3. Select all cells that contain the prototype formula, interest rates, years, and result cells (F2 through M19).
1. Select Data (tab) -> Forecast (group) -> What-If Analysis -> Data Table.

In the Data Table dialog box, the Column Input Cell is the same as before (cell B5), and the Row Input Cell is set to cell B4 (this is the cell reference in the prototype formula that will be changed with each iteration through the top row of listed years.)

Improve Excel Performance

When you use the What-If Analysis with really big data tables—think hundreds of columns or thousands of rows—you might notice Excel starts moving slower. This happens because Excel is working hard to update the table every single time you change something.

But don’t worry, there’s a way to speed things up. You can tell Excel to wait and update the table only after you’ve made all your changes. Here’s how:

1. Go to the “Formulas” tab at the top.
2. Click on “Calculation Options” in the “Calculation” section.
3. Choose “Automatic Except for Data Tables.” This tells Excel to chill out and not update your What-If Analysis tables until you’re ready.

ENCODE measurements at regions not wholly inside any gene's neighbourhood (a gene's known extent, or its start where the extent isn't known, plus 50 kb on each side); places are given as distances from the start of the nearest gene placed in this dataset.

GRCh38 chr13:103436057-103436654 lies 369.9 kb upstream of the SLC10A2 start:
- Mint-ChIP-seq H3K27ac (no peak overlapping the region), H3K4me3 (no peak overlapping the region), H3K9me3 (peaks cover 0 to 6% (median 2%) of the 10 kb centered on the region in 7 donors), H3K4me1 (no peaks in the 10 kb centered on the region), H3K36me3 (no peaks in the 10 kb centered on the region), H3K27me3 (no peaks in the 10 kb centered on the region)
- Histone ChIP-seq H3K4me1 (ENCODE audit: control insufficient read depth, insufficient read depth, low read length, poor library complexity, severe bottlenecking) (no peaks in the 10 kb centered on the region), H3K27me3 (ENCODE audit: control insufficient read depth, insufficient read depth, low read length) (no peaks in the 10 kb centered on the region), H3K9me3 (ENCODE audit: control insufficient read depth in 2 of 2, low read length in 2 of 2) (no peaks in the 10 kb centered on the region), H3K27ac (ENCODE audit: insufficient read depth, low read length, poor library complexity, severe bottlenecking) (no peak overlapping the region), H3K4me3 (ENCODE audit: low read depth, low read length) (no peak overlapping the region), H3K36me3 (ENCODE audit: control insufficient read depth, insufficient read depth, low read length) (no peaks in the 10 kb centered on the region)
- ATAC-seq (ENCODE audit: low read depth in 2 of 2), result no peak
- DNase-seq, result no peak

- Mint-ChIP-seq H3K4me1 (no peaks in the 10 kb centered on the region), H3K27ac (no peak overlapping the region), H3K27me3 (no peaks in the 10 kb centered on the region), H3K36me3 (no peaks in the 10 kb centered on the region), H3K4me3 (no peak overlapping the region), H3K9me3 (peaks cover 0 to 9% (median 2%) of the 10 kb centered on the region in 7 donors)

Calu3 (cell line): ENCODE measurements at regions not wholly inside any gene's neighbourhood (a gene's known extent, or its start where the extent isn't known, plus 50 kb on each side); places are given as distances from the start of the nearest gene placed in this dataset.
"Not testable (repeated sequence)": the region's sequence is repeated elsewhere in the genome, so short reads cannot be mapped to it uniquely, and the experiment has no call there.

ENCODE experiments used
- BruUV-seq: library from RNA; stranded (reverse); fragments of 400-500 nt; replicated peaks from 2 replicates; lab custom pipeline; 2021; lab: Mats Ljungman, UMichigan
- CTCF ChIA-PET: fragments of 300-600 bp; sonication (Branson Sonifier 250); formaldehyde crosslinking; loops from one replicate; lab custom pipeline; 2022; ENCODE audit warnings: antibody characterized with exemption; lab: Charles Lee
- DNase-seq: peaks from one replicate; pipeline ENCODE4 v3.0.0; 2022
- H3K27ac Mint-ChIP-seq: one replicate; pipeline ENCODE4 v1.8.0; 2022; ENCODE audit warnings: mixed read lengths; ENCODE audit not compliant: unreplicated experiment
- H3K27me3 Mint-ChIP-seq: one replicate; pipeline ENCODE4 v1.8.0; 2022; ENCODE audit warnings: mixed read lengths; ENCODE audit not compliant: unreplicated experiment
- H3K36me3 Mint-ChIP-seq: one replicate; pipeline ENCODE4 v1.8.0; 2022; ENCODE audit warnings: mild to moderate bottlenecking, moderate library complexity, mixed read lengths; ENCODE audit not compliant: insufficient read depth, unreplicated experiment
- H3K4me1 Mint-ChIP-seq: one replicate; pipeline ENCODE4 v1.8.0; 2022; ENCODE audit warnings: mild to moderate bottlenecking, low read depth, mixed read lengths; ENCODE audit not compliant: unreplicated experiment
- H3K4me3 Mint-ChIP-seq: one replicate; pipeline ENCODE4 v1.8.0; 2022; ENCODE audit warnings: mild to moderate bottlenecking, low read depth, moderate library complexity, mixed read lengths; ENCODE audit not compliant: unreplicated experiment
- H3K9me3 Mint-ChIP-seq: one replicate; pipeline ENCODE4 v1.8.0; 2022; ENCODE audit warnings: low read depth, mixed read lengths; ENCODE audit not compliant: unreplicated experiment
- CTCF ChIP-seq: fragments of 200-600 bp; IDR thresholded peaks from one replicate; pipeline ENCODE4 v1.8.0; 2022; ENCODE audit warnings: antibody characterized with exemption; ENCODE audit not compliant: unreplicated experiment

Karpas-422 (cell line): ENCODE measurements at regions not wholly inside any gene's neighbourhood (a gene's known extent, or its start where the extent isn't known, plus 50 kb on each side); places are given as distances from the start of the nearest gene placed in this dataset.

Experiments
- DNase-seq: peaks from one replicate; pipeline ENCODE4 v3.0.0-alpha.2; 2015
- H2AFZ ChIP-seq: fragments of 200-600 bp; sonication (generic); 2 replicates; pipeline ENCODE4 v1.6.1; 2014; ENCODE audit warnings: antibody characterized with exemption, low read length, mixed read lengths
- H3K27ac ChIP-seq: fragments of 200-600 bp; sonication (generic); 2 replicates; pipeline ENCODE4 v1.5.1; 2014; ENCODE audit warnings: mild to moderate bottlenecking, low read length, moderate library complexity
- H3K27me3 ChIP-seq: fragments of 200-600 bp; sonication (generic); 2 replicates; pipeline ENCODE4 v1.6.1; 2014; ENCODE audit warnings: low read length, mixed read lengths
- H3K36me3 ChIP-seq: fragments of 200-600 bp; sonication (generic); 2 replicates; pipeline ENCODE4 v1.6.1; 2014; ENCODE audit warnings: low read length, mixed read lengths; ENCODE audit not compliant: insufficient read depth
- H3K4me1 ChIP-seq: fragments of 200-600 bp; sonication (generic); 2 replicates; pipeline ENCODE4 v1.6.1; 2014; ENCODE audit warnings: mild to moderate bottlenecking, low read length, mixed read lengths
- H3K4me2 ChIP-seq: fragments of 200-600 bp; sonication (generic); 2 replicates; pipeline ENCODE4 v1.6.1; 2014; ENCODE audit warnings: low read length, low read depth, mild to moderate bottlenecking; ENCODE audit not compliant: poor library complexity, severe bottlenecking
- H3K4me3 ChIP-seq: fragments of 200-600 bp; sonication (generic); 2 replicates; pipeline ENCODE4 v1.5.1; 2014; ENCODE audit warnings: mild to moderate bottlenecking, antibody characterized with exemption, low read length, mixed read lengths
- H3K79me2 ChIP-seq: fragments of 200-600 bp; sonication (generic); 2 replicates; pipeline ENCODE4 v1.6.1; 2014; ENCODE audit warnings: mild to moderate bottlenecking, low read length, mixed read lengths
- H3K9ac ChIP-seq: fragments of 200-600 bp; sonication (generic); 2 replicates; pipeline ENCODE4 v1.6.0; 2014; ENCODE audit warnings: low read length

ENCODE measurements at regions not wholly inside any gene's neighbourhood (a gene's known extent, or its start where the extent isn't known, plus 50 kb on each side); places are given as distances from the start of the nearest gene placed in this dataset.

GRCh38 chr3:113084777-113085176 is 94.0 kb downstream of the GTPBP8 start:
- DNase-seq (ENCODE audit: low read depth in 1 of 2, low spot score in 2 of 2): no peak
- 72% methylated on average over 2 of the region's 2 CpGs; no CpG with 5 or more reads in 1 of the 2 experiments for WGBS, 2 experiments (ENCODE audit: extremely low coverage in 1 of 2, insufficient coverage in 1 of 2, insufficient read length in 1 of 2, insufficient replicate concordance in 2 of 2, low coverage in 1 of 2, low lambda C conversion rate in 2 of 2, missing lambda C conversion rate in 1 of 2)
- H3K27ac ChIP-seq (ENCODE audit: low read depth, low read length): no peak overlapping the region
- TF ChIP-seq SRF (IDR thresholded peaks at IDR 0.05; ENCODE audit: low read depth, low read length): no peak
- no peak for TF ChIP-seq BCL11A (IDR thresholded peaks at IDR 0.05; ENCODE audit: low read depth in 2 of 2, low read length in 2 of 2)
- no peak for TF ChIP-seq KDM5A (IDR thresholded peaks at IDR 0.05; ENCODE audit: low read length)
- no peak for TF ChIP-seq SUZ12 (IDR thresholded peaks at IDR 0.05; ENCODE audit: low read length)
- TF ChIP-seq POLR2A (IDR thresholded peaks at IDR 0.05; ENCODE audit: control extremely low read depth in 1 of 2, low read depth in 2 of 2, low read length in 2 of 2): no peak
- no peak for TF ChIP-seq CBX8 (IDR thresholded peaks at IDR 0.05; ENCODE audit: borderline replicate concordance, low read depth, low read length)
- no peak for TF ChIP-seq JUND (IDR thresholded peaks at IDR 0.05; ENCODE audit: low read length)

4. After you’re done with your changes and ready to see the results, just hit the F9 key, and Excel will update everything at once.

What If Analysis: Goal Seek

What-If Analysis in Excel isn’t just about data tables; there’s more under the hood. One of these tools is Goal Seek.

When you use Excel, you usually put numbers into formulas to get an answer. But what if you know the answer you want and need to figure out the numbers that make it happen? That’s where Goal Seek comes in. It’s like working backwards. You tell Excel the result you want. Then, it figures out the numbers for you.

Want to dive deeper into Goal Seek, see it in action, and explore detailed examples? Check out our comprehensive guide: Read our detailed article on Goal Seek.